Frequently asked questions about ANSI/CSA 22.2 No. 336 for Robotic Engineers

Jan 11, 2018

[:en][vc_row][vc_column][vc_column_text]On January 5th CSA Group published the first edition of particular requirements for rechargeable battery-operated commercial robotic floor treatment machines with traction drives.  CSA 22.2 – 336 is a National Standard of Canada.

Why Should I Care?

If you are a robotics engineer working for a company planning to sell floor treatment machines in North America (including sweeping, scrubbing, wet or dry pickup, polishing, application of wax, sealing products, and powder-based detergents or shampooing) then this standard contains important test requirements for you.

Is it a Legal Requirement?

It is not.

Why Should I Care Then?

Occupational Safety and Health Act in the USA and the Canadian Electric Code are legal requirements. All electrically controlled devices or systems in the USA must be approved.

What is in the Standard?

Many of the requirements apply to both manual and robotic machines including such things like electrical safety, battery safety, mechanical strength and construction.

How Do I Get a Copy?

The standard is available from the CSA Group website at or by searching for “336-17” on the CSA Group Store. Please support them and consider licensing a copy of this document. The price is very reasonable at ~100 USD and the CSA do valuable work.[/vc_column_text][/vc_column][/vc_row][:zh][vc_row][vc_column][vc_column_text]No! They are not Inherently Safe!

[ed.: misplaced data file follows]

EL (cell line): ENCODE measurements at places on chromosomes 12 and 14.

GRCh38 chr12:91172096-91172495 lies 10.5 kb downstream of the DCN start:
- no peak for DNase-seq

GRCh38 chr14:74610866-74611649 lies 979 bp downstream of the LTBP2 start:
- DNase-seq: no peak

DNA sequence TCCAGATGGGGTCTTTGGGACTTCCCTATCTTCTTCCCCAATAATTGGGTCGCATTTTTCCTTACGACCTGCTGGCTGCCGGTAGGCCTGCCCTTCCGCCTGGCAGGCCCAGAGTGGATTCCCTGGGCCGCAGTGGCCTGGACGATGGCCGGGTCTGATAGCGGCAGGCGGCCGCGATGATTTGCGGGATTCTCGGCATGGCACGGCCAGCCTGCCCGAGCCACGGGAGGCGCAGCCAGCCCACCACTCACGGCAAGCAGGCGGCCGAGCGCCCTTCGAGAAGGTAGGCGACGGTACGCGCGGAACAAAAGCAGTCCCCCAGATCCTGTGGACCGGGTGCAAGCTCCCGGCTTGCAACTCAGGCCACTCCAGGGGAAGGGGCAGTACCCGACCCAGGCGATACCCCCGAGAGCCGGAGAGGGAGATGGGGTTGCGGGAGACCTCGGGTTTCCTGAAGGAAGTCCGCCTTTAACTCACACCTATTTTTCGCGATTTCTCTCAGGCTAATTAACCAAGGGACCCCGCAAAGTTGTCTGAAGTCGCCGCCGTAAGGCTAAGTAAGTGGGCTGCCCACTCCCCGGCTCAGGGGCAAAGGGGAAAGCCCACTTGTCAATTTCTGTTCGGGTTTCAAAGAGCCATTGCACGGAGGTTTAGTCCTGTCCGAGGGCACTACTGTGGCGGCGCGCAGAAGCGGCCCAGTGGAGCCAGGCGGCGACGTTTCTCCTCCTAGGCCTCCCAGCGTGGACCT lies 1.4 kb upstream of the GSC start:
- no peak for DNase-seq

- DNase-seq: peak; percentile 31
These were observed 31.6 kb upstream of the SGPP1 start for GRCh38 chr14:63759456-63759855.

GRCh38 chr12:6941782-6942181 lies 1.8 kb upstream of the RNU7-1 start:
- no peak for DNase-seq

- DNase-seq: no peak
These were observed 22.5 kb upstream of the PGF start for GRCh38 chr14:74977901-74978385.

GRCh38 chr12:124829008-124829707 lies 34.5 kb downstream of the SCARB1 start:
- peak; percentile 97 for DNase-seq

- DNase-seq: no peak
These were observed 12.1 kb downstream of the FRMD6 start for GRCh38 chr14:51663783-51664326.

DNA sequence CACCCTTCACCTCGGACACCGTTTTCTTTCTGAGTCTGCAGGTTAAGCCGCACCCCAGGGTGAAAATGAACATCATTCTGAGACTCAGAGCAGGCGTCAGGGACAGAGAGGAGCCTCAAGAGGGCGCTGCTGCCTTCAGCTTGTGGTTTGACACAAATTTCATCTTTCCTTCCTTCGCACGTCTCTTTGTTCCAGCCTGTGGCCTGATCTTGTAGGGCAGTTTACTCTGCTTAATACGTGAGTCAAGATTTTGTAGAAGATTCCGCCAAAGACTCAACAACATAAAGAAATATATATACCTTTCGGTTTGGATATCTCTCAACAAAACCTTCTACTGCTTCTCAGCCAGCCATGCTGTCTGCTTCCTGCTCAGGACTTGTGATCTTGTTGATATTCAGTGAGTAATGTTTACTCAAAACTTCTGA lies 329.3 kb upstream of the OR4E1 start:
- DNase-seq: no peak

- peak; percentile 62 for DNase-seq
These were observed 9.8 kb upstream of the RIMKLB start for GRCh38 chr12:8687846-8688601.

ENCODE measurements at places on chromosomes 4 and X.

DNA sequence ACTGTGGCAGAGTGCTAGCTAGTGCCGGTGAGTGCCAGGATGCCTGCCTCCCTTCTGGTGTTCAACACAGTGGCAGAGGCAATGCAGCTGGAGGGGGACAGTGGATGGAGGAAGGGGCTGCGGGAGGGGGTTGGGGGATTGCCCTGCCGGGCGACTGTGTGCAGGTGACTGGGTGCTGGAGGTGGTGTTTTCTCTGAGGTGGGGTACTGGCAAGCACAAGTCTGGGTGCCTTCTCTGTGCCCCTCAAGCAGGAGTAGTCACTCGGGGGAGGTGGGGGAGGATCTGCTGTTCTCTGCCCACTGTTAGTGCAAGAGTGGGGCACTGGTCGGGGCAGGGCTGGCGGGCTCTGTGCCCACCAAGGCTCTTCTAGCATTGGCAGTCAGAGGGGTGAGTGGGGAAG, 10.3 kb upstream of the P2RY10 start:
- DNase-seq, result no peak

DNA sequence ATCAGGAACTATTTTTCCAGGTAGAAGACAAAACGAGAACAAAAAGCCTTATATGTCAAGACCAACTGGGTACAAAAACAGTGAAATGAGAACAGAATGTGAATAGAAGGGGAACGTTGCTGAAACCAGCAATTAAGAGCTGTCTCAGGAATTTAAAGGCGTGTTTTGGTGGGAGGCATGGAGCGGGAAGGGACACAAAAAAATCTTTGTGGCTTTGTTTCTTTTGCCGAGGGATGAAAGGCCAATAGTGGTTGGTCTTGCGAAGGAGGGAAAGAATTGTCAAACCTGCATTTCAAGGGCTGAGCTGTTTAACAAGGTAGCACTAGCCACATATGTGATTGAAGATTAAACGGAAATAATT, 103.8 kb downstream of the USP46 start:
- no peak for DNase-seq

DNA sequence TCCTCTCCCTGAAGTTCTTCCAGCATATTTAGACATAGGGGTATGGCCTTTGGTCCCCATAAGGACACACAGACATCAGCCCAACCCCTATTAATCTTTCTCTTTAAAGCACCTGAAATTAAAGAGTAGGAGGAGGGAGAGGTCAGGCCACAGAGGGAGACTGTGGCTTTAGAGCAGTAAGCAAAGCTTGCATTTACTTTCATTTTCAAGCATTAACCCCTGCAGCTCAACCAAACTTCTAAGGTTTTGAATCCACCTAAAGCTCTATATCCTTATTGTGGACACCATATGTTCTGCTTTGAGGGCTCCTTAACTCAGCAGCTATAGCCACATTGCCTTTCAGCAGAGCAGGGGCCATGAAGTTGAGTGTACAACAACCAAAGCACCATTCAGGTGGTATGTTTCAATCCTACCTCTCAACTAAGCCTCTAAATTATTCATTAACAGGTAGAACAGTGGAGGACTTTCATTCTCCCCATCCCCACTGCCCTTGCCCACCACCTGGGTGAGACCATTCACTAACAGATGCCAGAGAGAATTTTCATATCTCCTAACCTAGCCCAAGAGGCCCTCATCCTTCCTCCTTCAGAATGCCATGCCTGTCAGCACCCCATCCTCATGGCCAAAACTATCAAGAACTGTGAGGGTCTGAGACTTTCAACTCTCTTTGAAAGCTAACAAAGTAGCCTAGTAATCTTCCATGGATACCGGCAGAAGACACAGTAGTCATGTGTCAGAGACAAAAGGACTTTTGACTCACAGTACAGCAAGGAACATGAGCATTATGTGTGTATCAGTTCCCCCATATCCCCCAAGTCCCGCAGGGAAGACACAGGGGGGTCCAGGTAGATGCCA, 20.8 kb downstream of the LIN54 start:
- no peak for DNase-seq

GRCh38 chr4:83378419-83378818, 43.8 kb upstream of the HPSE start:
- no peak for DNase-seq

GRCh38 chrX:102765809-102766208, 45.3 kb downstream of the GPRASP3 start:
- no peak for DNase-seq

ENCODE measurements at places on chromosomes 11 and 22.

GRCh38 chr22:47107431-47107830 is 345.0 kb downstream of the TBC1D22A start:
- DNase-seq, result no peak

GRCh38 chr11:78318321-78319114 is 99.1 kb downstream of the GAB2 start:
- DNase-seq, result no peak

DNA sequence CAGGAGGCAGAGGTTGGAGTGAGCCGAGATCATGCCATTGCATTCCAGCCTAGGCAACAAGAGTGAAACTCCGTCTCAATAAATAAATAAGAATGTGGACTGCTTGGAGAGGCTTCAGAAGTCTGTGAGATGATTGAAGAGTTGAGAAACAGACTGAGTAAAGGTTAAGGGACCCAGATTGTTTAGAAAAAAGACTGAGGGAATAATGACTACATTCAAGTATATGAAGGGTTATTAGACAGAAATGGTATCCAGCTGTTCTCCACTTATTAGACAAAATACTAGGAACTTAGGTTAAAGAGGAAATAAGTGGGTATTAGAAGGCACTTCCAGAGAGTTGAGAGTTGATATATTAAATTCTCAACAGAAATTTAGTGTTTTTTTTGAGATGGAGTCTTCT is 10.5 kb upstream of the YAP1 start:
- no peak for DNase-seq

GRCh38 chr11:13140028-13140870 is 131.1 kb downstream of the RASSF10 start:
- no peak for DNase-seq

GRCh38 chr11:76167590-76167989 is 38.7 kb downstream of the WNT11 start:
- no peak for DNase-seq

A collaborative robot is intended to work “collaboratively” with a person. i.e. share a common workspace. It is force and speed limited by design to minimize any potential hazard. Collaborative robots fit the application where the task cannot be easily or cost effectively automated. They are easy to deploy, program and repurpose. Collaborative robots are new to everyone including the standards agencies.

A hazard and risk assessment is required that assesses the robot and the environment that it is deployed in. Just as any other robot, things such as collisions, speed, type of end effector and worksite need to be evaluated. Collaborative robots have their own sorts of collisions and hazards. They may not be as severe, but they still exist.

This all comes down to risk and the amount of risk that you are willing to accept! The diagram below shows the high-level steps for doing a Hazard and Risk Assessment. When following the steps, if you assess the risk and find it to be acceptable (your companies acceptable risk norms) then you are done. No need to add any risk reduction.

The next best approach is to determine if protective measures other than a Safety Function can reduce the risk to an acceptable level. If not, then you must assign a SIL and implement a safety function that will provide the required risk reduction.

exida can effectively train your team to perform machine hazard and risk assessments to identify all possible hazards and estimate the risk for each hazard. Specifically, exida coaches you through the process of evaluating the risk, developing and implementing risk reduction options. exida can also educate your team in multiple approaches to SIL target selection. These are just some of the things exida does to ensure you are on the right path![/vc_column_text][/vc_column][/vc_row] [:]

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